Politics & Other Mistakes: Windfall blues

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Your miserly Uncle Bezos just died and left you a million bucks. Now, you have to decide how to spend it.

You could be sensible and pay off debt. Get rid of those school loans, credit-card balances, and mortgage payments. If there was cash left over, you could fix the roof or upgrade the kitchen. You could just walk around secure in the knowledge you had money in your pocket. But you’d also have to live with the knowledge that you’re a boring person, the kind that’s likely to spend the extra dough on self-improvement courses.

Al DiamonOn the other hand, you could be reckless. Exotic vacations. Exotic drugs. Exotic sex. Buy a round for the house with the last of your inheritance. Assuming you could remember anything after the dope wore off, you’d have some wild memories to distract you from the misery of bankruptcy proceedings. You could take comfort in knowing that although you might be reduced to penury, you’d always have a reputation as a certified badass.

Of course, there’s some middle ground. You could save some of the money, spend some sensibly, and squander the rest. You could make charitable donations and do good works. You could buy an electric car. You could put the kids through college. You could book a flight into outer space. You could order weird cocktails in an Old Port bar. You could open your own Old Port bar.

What’s obvious is having a lot of money is going to disrupt your life. The only question is what shape you’ll be in when you come out on the other side.

That’s the quandary facing the state of Maine as it contemplates how to deal with the windfall it received from, not Uncle Bezos, but Uncle Sam. By mid-2023, it will have collected $822 million more than projected in the current two-year budget cycle.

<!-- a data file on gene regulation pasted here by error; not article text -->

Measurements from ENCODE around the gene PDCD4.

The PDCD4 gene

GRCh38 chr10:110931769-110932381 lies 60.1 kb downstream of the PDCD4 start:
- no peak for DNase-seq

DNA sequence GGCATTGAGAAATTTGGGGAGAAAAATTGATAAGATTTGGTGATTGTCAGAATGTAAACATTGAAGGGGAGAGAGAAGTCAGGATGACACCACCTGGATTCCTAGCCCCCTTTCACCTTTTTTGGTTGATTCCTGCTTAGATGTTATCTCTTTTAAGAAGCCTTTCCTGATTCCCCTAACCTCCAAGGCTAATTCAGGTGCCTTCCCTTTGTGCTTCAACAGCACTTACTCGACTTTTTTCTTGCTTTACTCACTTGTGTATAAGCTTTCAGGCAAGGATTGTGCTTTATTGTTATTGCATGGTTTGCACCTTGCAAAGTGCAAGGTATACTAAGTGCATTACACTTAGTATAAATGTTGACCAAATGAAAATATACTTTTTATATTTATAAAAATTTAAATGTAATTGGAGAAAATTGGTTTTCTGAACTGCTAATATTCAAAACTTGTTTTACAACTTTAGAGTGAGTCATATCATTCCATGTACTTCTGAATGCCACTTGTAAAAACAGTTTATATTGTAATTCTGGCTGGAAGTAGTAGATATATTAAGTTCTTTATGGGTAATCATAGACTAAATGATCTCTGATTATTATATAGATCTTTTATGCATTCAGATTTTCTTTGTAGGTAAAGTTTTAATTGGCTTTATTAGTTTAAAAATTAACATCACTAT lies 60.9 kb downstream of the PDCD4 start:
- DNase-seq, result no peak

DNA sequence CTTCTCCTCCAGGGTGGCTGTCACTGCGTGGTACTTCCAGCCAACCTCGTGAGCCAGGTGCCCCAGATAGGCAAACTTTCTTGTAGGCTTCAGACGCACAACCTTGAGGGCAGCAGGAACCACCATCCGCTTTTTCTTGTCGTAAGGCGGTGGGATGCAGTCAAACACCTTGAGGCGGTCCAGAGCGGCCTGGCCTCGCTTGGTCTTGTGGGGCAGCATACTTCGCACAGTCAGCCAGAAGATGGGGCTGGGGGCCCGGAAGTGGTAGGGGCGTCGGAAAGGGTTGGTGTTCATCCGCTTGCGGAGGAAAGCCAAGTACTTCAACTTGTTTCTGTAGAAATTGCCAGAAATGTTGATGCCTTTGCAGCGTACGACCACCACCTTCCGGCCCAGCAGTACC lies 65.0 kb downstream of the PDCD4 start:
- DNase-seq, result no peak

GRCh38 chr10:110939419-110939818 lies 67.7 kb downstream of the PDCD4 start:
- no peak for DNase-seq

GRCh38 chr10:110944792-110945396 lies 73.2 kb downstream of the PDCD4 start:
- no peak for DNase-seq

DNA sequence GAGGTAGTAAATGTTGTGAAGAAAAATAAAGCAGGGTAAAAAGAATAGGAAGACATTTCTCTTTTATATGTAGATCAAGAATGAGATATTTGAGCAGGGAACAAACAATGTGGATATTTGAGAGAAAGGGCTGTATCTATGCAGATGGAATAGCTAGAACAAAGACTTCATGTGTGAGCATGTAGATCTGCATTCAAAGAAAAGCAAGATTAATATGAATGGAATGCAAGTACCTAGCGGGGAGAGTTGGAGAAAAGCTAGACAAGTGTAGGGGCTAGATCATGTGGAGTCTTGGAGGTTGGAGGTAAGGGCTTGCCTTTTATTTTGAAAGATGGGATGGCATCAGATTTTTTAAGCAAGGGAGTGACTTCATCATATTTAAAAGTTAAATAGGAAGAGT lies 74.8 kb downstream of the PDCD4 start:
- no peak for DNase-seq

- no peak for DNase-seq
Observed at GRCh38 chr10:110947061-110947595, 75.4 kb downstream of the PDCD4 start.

To no one’s surprise, both parties have radically different ideas of what to do with that money. Democrats want to spend it on new programs. Republicans want to spend it on tax breaks. Both of them are being stupid.

This surplus is made up of one-time money that has flowed to the state through federal pandemic relief programs. Unlike revenue from sales or income taxes, once it’s gone, there won’t be another bequest from a dead uncle’s will.

Given that limitation, it makes sense not to squander the money on anything that carries a continuing cost. That would rule out the Democrats’ plans for paid family leave, affordable housing construction, and an extensive agenda of social welfare programs.

It also calls into question the value of the GOP’s top priority, which is to send $300 million of the excess cash back to taxpayers by exempting just over $10,000 in additional income from state taxes. That would amount to a one-time check of about $750 for the average taxpayer, a sum that probably wouldn’t cover a month’s rent or a single mortgage payment.

The Dems’ plan is fiscally irresponsible. The Republicans’ proposal is fiscally irrelevant. Both would spend this unexpected bonus without producing any long-term benefit.

There is, however, a way to use this largesse that would prove beneficial both in the immediate and far future. It wouldn’t earn state legislators reputations as either boring or badass (although many of them certainly deserve the labels), but it would demonstrate an all-too-rare measure of common sense.

First, put half the money in the state’s Rainy Day Fund, thereby boosting this account set aside for emergencies to about $900 million. That should be enough to carry us through any future crisis without having to resort to raising taxes or cutting vital services.

Second, the rest of the money should go into an infrastructure project with a lasting impact. That doesn’t mean paving roads or installing charging stations for electric cars that hardly anybody without an Uncle Bezos owns. It means building out broadband so the entire state has access to high-speed connections. That will spur economic development in rural Maine where it’s most needed and create new tax revenue for decades to come.

Finally, if there’s any of Uncle’s money left, buy a round for the house.

Make mine a shot and a beer. Place your orders by emailing [email protected].

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